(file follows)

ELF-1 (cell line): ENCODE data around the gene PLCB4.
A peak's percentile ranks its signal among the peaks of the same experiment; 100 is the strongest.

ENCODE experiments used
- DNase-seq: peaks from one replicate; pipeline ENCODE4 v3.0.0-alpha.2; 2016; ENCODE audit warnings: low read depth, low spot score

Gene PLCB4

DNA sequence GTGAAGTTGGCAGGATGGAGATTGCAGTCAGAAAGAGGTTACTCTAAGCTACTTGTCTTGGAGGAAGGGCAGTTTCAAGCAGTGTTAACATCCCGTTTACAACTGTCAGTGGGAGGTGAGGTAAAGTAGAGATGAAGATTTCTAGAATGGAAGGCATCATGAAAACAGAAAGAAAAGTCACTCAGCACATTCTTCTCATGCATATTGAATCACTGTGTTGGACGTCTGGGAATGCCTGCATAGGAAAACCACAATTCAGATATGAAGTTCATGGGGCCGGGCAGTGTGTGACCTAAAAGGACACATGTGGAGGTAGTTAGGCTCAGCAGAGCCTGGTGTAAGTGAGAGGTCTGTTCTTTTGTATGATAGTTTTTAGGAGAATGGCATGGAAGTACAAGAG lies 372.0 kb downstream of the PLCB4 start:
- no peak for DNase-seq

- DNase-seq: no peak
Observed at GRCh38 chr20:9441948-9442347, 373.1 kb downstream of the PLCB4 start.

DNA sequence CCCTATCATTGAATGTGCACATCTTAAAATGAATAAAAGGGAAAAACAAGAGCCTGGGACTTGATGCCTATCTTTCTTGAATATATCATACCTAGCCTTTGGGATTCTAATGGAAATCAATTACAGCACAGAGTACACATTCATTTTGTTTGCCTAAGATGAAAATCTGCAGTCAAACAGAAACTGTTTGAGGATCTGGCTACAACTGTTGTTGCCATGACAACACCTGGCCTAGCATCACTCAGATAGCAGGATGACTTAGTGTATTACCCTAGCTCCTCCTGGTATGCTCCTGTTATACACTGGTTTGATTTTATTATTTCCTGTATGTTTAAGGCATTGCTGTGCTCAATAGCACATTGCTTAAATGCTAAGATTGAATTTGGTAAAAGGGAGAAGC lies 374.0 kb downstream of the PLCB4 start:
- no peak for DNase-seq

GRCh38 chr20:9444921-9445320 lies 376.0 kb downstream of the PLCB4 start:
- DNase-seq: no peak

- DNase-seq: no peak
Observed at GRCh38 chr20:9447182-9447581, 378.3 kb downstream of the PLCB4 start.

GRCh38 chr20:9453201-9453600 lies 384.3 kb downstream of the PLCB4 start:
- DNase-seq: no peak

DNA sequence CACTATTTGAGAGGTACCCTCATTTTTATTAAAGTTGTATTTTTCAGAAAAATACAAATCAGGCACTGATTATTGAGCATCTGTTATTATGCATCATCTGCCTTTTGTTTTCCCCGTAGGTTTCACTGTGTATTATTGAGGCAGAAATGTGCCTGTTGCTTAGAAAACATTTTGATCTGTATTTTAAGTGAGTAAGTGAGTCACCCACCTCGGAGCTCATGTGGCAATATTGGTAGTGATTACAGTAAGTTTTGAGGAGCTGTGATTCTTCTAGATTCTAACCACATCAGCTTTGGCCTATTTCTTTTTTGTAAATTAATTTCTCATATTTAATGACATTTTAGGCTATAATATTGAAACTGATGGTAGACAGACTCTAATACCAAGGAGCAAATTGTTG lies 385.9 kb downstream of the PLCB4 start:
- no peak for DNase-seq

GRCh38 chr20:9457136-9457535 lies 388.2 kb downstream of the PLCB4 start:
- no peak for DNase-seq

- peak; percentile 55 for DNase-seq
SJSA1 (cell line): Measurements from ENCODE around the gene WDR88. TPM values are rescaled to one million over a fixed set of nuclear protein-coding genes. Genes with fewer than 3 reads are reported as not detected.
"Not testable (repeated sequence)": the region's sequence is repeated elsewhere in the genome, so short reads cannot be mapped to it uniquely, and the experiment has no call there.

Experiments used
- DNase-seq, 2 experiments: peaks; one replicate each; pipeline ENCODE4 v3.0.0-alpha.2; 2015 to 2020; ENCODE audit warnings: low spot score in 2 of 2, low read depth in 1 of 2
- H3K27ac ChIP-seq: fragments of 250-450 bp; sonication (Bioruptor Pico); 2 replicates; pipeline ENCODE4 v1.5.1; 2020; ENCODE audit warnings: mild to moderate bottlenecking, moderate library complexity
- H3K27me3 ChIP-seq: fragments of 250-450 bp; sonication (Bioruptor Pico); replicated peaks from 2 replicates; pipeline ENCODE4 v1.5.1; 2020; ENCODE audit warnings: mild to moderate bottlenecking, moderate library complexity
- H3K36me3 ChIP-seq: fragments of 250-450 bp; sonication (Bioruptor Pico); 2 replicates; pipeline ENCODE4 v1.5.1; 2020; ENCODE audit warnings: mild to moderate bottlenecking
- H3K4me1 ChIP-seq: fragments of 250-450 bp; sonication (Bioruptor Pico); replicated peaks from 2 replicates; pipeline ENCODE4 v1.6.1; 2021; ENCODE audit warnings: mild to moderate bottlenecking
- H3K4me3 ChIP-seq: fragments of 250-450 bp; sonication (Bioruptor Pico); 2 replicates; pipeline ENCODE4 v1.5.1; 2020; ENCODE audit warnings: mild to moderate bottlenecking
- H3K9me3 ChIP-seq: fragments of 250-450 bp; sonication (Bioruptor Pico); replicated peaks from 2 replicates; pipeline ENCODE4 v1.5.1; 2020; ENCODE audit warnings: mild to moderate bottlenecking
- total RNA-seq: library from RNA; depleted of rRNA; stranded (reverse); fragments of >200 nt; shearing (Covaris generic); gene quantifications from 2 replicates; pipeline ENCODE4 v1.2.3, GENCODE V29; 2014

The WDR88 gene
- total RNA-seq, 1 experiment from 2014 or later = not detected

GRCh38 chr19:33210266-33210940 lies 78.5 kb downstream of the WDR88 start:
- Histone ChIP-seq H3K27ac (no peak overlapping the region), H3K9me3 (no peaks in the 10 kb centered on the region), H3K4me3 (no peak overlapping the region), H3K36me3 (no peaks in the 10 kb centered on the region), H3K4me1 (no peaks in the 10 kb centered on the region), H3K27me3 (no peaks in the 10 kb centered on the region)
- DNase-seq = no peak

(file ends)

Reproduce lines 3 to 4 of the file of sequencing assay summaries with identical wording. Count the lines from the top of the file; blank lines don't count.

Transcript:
ENCODE experiments used
- DNase-seq: peaks from one replicate; pipeline ENCODE4 v3.0.0-alpha.2; 2016; ENCODE audit warnings: low read depth, low spot score